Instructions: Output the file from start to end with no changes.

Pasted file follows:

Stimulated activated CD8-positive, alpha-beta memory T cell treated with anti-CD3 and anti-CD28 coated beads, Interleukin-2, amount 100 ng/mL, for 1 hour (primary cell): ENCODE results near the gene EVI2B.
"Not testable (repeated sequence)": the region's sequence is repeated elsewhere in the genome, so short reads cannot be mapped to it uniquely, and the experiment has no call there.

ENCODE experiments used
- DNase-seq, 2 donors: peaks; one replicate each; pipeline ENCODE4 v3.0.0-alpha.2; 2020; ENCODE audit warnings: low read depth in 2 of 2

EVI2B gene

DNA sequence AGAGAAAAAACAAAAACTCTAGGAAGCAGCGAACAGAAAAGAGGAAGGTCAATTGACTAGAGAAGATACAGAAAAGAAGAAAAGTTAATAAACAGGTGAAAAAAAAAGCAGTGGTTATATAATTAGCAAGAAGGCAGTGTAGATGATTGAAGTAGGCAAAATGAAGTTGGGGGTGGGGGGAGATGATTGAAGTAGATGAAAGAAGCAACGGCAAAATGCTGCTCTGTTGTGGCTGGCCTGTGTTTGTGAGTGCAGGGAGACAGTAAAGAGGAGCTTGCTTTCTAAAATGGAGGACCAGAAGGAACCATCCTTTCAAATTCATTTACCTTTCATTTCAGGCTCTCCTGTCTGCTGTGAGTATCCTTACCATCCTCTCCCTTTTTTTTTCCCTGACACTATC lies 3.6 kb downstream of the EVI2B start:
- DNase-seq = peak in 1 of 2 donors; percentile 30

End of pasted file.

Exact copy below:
Stimulated activated CD8-positive, alpha-beta memory T cell treated with anti-CD3 and anti-CD28 coated beads, Interleukin-2, amount 100 ng/mL, for 1 hour (primary cell): ENCODE results near the gene EVI2B.
"Not testable (repeated sequence)": the region's sequence is repeated elsewhere in the genome, so short reads cannot be mapped to it uniquely, and the experiment has no call there.

ENCODE experiments used
- DNase-seq, 2 donors: peaks; one replicate each; pipeline ENCODE4 v3.0.0-alpha.2; 2020; ENCODE audit warnings: low read depth in 2 of 2

EVI2B gene

DNA sequence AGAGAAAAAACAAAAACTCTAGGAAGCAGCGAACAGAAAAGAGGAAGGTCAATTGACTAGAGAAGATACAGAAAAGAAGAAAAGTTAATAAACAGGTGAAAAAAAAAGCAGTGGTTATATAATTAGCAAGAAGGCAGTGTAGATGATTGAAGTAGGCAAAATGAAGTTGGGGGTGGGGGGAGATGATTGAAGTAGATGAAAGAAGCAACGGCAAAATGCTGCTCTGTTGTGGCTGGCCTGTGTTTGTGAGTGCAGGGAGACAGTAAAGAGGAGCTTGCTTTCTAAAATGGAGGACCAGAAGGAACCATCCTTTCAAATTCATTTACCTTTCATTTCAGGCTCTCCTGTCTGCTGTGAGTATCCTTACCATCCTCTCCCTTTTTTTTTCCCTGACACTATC lies 3.6 kb downstream of the EVI2B start:
- DNase-seq = peak in 1 of 2 donors; percentile 30